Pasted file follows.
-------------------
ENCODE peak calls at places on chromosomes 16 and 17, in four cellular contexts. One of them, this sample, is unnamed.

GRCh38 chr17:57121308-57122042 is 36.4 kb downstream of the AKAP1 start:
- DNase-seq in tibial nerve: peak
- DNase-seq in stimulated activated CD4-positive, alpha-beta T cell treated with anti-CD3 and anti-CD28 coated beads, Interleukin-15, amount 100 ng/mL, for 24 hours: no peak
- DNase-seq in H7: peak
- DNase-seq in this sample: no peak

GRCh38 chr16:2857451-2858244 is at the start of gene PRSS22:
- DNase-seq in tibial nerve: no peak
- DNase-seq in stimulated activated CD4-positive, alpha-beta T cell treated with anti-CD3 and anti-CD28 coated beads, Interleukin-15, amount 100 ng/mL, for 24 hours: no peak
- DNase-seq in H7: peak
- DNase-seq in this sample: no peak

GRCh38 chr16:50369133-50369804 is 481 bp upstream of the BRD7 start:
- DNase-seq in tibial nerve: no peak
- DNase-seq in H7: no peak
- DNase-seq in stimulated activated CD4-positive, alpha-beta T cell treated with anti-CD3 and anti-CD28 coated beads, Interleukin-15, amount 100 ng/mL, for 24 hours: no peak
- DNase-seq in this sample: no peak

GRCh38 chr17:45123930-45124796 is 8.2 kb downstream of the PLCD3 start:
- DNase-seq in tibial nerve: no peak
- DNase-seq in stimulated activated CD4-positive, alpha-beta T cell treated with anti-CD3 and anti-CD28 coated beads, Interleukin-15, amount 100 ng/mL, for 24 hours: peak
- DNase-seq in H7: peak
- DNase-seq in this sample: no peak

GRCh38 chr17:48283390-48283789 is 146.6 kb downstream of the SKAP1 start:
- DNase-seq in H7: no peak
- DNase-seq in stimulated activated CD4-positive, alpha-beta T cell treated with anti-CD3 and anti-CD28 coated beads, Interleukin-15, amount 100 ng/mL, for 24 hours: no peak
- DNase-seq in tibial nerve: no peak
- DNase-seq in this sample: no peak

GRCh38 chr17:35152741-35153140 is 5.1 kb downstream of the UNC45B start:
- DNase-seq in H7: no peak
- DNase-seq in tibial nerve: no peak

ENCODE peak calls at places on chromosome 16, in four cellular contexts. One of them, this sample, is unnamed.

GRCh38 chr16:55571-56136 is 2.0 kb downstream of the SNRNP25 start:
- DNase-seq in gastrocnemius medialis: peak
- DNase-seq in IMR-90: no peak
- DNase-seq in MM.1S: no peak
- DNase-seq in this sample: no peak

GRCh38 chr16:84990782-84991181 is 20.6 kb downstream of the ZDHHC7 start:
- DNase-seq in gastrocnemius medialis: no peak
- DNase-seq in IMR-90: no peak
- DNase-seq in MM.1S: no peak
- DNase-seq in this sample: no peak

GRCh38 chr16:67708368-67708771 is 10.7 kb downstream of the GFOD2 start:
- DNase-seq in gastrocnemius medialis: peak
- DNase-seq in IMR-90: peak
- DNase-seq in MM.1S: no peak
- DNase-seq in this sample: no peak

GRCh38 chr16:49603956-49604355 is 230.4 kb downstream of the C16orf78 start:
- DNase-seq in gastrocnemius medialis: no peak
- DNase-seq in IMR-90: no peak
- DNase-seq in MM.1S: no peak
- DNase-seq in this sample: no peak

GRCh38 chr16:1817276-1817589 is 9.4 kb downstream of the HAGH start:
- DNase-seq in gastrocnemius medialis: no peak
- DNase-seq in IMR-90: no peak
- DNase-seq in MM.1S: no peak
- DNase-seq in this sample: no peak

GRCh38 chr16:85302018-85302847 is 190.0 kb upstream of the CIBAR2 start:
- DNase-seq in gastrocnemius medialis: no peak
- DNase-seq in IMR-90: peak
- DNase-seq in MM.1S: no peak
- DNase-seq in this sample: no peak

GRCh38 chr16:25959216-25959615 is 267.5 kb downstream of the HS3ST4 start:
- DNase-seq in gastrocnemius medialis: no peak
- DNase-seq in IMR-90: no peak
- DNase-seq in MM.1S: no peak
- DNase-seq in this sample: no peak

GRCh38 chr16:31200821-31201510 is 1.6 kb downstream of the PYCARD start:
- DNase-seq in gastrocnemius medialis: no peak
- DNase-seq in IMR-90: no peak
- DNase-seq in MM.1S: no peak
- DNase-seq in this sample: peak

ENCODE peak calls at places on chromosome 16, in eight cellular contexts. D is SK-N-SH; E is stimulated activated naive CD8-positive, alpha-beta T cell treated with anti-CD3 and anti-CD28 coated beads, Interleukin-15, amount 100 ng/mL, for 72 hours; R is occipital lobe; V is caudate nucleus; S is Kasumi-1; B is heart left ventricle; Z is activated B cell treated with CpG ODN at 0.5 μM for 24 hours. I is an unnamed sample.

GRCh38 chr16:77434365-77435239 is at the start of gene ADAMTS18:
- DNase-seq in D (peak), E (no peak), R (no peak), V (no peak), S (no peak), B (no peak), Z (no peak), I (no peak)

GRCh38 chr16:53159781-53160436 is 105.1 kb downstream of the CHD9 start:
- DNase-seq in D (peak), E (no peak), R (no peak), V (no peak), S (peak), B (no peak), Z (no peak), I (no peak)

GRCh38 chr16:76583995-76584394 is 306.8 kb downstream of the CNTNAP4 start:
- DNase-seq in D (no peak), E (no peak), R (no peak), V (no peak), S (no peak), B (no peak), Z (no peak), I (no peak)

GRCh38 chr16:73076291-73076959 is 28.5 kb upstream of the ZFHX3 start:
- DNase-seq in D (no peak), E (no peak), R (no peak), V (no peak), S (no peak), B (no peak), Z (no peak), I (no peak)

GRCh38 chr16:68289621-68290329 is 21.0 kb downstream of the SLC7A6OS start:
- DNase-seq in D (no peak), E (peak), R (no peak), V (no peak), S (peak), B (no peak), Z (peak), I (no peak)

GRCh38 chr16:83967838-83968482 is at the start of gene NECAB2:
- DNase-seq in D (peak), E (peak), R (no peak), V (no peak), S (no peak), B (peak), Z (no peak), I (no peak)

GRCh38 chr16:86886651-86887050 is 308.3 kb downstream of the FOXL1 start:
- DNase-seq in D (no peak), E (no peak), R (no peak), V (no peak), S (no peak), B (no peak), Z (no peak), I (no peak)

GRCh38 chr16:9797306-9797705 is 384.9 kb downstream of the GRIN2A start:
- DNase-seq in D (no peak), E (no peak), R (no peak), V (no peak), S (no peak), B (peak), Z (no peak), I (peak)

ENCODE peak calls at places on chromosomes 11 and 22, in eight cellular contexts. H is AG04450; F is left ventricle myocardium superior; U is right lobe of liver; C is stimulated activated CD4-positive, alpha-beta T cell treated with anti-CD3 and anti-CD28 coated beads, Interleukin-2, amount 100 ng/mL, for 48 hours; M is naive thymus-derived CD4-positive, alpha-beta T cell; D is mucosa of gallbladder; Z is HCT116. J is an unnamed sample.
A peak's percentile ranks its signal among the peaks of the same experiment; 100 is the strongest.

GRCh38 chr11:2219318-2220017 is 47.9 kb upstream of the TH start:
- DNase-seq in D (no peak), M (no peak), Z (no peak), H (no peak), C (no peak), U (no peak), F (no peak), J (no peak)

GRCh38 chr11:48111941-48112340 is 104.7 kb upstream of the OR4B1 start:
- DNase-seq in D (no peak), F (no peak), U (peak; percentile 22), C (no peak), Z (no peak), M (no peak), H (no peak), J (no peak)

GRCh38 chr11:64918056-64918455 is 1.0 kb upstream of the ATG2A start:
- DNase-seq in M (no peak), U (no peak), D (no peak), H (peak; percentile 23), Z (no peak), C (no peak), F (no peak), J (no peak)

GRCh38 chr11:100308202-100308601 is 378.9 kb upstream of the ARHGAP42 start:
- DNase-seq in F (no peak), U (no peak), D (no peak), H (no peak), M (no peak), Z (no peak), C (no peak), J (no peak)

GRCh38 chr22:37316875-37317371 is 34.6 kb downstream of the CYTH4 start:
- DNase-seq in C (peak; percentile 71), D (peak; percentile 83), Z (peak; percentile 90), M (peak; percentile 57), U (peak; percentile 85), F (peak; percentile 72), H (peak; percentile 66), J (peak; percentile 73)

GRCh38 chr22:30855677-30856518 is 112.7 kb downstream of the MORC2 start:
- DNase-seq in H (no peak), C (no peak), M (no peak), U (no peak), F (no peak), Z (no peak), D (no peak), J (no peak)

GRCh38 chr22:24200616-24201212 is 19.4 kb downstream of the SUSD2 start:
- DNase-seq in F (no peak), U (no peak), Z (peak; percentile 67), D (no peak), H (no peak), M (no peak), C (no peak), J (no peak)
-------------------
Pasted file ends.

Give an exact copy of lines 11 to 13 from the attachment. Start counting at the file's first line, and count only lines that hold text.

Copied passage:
- DNase-seq in this sample: no peak

GRCh38 chr16:50369133-50369804 is 481 bp upstream of the BRD7 start:
- DNase-seq in tibial nerve: no peak